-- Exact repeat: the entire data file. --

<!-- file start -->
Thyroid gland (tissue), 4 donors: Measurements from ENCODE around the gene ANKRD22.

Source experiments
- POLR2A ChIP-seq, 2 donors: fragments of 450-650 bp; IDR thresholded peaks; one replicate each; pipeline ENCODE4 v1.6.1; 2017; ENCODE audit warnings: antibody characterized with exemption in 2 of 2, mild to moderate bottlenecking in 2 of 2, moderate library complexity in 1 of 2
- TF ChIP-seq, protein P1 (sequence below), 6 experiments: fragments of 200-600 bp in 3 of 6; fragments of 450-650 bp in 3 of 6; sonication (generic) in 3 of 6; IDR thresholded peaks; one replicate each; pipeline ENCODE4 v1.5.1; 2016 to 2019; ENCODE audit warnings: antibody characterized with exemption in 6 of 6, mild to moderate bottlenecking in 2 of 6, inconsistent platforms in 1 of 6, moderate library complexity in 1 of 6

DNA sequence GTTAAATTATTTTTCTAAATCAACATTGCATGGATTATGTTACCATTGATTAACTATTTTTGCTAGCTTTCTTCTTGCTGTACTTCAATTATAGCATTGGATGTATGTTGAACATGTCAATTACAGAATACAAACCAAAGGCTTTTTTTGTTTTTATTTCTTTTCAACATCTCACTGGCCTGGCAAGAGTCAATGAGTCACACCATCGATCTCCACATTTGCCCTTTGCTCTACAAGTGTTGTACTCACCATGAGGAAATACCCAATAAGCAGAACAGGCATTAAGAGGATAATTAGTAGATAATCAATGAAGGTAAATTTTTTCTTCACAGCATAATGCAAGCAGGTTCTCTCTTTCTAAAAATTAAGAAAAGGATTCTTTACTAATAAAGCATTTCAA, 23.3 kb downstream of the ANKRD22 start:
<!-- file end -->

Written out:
Thyroid gland (tissue), 4 donors: Measurements from ENCODE around the gene ANKRD22.

Source experiments
- POLR2A ChIP-seq, 2 donors: fragments of 450-650 bp; IDR thresholded peaks; one replicate each; pipeline ENCODE4 v1.6.1; 2017; ENCODE audit warnings: antibody characterized with exemption in 2 of 2, mild to moderate bottlenecking in 2 of 2, moderate library complexity in 1 of 2
- TF ChIP-seq, protein P1 (sequence below), 6 experiments: fragments of 200-600 bp in 3 of 6; fragments of 450-650 bp in 3 of 6; sonication (generic) in 3 of 6; IDR thresholded peaks; one replicate each; pipeline ENCODE4 v1.5.1; 2016 to 2019; ENCODE audit warnings: antibody characterized with exemption in 6 of 6, mild to moderate bottlenecking in 2 of 6, inconsistent platforms in 1 of 6, moderate library complexity in 1 of 6

DNA sequence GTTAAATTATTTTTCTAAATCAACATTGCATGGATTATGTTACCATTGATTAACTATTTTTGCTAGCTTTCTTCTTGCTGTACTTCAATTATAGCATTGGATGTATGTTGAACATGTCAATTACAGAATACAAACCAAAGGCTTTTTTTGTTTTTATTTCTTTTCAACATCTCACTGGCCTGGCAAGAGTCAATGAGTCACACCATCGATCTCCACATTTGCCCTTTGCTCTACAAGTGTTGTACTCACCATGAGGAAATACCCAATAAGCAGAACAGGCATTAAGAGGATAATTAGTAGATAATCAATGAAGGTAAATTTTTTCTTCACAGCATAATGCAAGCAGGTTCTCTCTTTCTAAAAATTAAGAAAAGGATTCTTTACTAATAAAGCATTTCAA, 23.3 kb downstream of the ANKRD22 start: